The cliché, “when one door closes, another one opens,” certainly applies to Former Speaker of the House of Representatives John Boehner, as he finally feels inspired to do the GOP a favor. He’s relinquishing his role as Extremist Dictator of the House and passing the torch to current Speaker of the House Paul Ryan. On Oct. 29, 2015, the Era of Paul Ryan began on Capitol Hill. As soon as he finally agreed to fill Boehner’s empty throne, Ryan pledged, “We have an obligation here in the people’s house to do the people’s business. We are going to respect the people by representing the people.” These are big words for a man who initially refused to even consider the position, but the GOP isn’t wrong for having faith in him. He is a family man from the Midwest who recognizes the importance and necessity of a middle ground.

The Republican Party’s slow demise started in 2008 when the recession hit, hurling the party into massive disarray. The House clearly has much to deal with; namely, the ever-noisy Tea Party. But Ryan is willing and enthusiastic to bridge — not burn — the gaps between parties. But can he do it? Only time will tell. His ultimate success would be bringing both sides together so that government can actually function without shutting down.

Let’s use this exciting moment of radical change in the GOP’s leadership to establish a status report on the Republican Party. The loudest republicans are the ones running for president, and as annoying and catty as they may seem, we cannot assume that all republicans are like them. We need to start with the ridiculous debate, which took place for some odd and unexplained reason in Boulder, Colorado on Oct. 28.

While there weren’t any declared winners or losers in the debate, some republicans definitely left with big smiles on their faces. The shining stars include Marco Rubio, Ted Cruz and Donald Trump, because their gloves came off at approximately 8:01 p.m. I’m no moderator, but here’s what made these guys shine last night:

Marco Rubio: Until last night, his mentor-mentee relationship with longtime politico, Jeb Bush, was sweet. Claws came out quickly when Bush accused Rubio of being an absentee senator. Rubio responded saying, “The only reason why you’re doing [this] now is because we’re running for the same position, and someone has convinced you that attacking me is going to help you.” Jeez, why don’t you tell him how you really feel?

Ted Cruz: Nothing he said seemed to have anything to do with the topics on the table. However, he still managed to do what he always does: say something ridiculous that renders a huge applause. He talked about the role of the media in politics for about 99 percent of the time and then ended up saying, “This is not a cage match. And you look at the questions: ‘Donald Trump, are you a comic-book villain?’ ‘Ben Carson, can you do math?’ ‘John Kasich, will you insult two people over here?’ ‘Marco Rubio, why don’t you resign?’ ‘Jeb Bush, why have your numbers fallen?’ How about talking about the substantive issues the people care about?” Then, everyone erupted in cheers. I’m still not sure why that is, for the media tears him apart every time he opens his mouth. All that matters, though, is that the audience liked the speech.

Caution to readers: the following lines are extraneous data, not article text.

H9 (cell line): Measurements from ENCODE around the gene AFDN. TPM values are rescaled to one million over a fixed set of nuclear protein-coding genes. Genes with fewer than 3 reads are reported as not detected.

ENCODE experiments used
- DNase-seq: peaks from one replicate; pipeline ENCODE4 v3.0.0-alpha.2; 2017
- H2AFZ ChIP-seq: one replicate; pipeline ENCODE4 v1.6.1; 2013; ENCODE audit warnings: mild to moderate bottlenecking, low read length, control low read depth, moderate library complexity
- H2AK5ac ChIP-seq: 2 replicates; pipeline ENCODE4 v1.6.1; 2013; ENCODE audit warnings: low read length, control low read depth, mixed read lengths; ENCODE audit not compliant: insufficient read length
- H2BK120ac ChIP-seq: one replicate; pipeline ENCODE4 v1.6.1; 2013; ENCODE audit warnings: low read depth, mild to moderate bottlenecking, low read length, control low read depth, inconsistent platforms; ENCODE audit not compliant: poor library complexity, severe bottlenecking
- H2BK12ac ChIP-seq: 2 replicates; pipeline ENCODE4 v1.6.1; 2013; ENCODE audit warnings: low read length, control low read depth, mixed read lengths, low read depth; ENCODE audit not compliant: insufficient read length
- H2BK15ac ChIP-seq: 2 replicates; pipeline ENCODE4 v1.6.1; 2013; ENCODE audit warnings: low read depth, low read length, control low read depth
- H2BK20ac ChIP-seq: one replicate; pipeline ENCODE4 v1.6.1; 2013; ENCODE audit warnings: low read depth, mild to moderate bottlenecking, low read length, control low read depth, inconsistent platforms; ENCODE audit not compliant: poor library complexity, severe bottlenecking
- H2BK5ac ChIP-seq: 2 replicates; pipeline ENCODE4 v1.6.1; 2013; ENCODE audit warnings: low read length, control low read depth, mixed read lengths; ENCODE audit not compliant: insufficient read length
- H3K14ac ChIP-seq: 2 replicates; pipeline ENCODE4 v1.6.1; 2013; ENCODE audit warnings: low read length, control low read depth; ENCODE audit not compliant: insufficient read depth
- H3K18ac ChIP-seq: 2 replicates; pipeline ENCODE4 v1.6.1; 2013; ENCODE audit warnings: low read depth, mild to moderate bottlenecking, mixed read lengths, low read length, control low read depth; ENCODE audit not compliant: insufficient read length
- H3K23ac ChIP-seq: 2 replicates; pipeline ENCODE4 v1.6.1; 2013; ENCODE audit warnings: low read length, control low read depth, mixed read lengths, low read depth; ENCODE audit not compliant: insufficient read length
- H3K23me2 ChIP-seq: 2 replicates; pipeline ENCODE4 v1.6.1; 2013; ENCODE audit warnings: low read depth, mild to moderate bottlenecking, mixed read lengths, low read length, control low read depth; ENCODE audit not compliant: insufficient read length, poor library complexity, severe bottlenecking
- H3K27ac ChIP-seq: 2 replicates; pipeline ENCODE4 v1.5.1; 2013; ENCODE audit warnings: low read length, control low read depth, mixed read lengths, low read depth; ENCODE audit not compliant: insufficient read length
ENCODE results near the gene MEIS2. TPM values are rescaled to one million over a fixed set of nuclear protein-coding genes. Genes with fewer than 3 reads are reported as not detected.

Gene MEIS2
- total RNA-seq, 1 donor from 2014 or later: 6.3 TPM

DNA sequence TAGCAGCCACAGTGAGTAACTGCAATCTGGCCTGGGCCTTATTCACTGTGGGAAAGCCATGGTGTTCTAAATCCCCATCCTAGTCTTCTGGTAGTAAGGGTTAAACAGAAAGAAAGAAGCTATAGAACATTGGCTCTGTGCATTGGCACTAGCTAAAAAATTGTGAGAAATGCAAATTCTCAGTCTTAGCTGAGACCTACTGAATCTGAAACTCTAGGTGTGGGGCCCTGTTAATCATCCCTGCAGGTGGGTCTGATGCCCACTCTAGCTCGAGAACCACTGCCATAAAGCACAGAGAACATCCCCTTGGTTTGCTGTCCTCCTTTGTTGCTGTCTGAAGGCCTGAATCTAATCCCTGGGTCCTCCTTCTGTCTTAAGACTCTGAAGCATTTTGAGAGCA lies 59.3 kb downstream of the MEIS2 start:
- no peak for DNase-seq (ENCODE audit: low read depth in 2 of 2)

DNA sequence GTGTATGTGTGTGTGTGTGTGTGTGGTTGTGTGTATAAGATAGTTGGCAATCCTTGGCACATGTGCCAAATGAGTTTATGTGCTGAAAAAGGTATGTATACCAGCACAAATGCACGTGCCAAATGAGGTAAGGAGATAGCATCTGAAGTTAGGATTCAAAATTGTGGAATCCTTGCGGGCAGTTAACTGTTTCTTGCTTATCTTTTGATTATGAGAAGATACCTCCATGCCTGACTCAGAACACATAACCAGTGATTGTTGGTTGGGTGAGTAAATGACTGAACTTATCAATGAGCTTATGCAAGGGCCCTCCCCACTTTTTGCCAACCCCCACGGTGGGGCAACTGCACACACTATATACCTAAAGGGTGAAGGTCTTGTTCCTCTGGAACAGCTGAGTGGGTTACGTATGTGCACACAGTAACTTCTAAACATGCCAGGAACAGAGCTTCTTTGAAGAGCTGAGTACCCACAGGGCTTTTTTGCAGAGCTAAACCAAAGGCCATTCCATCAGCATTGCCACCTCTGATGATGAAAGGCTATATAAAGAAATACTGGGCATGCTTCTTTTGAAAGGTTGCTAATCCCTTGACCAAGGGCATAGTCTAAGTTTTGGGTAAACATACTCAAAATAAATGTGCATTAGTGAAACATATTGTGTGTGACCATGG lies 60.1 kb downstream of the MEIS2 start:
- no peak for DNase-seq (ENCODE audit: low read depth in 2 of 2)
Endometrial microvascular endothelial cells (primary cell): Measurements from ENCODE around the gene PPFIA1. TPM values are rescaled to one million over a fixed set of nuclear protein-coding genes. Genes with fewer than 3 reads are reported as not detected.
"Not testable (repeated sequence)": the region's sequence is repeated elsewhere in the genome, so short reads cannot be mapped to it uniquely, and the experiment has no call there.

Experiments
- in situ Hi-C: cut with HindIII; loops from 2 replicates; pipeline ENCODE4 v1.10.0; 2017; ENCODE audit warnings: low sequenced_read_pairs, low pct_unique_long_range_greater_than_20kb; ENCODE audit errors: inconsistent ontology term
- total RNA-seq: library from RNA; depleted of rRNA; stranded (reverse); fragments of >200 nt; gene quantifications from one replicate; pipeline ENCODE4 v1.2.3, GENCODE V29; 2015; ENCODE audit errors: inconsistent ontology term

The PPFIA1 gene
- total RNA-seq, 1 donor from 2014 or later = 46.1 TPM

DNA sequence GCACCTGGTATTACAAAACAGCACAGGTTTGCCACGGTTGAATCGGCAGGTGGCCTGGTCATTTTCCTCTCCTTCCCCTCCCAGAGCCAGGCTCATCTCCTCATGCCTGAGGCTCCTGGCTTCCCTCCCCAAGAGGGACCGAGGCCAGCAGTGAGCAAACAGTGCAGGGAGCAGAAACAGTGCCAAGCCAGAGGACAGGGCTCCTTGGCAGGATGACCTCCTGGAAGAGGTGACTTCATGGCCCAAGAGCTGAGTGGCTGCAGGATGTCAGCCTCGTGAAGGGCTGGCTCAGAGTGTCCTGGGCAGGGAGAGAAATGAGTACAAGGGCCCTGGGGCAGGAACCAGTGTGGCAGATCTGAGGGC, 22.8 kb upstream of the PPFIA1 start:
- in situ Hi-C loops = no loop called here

Donald Trump: A 2016 presidential debate would be nothing without Trump. His name even came up in the Democratic debate. He made a political name for himself by playing two cards: negotiation and political correctness. But last night he showed the country a softer and more resigned side of him, something no one expected from the man who swore to never return to Iowa if its people won’t elect him. He behaved almost presidentially, which was nice to finally see after spending the last two debates condemning Mexicans and insulting republicans. Although he shied away from mentioning any legitimate policies, he proved that he is capable of strapping on the imaginary muzzle and keeping it on until it’s his turn to talk.

The other seven candidates either lost big-time or didn’t change their status. Ben Carson, a retired neurosurgeon and quasi-racist, barely spoke. Poor Jeb Bush just can’t catch a break in this campaign. He’s an interesting case because he’s not doing anything wrong or offensive — he just isn’t doing enough. Every time Bush is on stage, he fades into the background, which just won’t cut it for the potential president of a country like the United States. John Kasich suffered a similar fate. He couldn’t seem to get it up for the cameras, the moderators and especially the other candidates. When presented with a perfect question (“What’s your greatest weakness?”), he didn’t even answer. Everyone knows how to spin that question, and he completely missed that opportunity. I think I speak for everyone when I say that Chris Christie needs to drop out already. The most ridiculous part of his responses was that they all centered around fantasy football … I’m sorry, is this a presidential debate or a fraternity chapter?

Paul Ryan has a big job trying to reign in this gaggle of loudmouths and shy guys in order to finally establish a properly functioning government, but if anyone can do it, it’s the guy who is determined to wipe the slate clean and bring back the original Republican Party with a new and refreshing air of moderation.


+ posts